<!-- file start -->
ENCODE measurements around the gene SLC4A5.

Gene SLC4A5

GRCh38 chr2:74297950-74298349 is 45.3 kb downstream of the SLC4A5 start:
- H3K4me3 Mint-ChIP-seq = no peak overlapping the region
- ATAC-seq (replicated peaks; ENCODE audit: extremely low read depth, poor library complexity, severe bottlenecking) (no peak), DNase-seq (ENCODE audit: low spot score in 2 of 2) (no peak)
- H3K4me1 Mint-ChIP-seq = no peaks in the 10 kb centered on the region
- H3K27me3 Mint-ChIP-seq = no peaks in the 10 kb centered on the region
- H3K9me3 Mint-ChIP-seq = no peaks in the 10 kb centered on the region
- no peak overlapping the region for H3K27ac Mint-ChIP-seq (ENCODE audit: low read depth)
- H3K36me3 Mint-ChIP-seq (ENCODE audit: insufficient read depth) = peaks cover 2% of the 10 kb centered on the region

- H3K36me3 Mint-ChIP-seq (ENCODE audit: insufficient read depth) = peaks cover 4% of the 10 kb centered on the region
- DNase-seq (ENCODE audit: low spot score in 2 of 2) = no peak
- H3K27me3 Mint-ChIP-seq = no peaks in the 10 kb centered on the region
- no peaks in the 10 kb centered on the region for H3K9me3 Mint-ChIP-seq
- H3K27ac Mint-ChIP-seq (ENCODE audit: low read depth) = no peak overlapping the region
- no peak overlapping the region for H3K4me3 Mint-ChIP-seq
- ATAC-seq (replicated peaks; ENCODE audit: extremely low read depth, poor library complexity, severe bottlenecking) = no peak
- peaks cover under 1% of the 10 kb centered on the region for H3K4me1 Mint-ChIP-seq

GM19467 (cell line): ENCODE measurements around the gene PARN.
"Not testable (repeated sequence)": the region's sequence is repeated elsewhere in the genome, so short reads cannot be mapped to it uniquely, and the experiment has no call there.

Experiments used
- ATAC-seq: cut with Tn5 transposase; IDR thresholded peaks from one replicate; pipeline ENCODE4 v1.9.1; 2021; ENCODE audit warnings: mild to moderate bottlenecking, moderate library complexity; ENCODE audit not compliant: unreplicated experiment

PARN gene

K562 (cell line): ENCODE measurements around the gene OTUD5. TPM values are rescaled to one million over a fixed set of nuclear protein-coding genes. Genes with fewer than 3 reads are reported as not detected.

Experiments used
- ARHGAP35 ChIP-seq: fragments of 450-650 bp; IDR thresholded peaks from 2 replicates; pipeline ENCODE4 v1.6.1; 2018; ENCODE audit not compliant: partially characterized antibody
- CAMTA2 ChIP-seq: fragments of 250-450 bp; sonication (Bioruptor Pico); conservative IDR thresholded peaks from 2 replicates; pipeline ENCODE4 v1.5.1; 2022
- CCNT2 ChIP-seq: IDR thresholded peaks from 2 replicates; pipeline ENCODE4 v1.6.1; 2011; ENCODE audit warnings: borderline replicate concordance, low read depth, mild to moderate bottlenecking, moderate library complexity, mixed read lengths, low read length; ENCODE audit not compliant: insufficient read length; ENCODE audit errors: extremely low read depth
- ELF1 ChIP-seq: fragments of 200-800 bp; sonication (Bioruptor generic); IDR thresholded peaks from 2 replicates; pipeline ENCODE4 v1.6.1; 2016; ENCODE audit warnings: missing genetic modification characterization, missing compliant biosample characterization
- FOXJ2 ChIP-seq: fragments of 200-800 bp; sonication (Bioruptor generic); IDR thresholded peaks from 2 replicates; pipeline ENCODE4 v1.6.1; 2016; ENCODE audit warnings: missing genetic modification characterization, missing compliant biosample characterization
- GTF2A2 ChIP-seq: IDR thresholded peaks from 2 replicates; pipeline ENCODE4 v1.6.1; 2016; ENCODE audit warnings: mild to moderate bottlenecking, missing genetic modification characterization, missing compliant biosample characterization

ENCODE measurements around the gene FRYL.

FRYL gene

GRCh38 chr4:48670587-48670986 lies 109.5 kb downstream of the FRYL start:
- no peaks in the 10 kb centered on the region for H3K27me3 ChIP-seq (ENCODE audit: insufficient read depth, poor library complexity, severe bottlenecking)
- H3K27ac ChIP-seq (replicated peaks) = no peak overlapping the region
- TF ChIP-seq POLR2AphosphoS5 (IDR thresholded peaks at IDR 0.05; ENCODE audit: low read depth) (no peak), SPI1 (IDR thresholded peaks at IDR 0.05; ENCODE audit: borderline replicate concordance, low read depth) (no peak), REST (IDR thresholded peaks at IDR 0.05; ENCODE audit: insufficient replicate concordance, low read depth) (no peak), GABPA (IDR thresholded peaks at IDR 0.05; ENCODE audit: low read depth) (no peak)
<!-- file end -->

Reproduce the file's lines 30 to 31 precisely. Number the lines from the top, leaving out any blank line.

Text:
- FOXJ2 ChIP-seq: fragments of 200-800 bp; sonication (Bioruptor generic); IDR thresholded peaks from 2 replicates; pipeline ENCODE4 v1.6.1; 2016; ENCODE audit warnings: missing genetic modification characterization, missing compliant biosample characterization
- GTF2A2 ChIP-seq: IDR thresholded peaks from 2 replicates; pipeline ENCODE4 v1.6.1; 2016; ENCODE audit warnings: mild to moderate bottlenecking, missing genetic modification characterization, missing compliant biosample characterization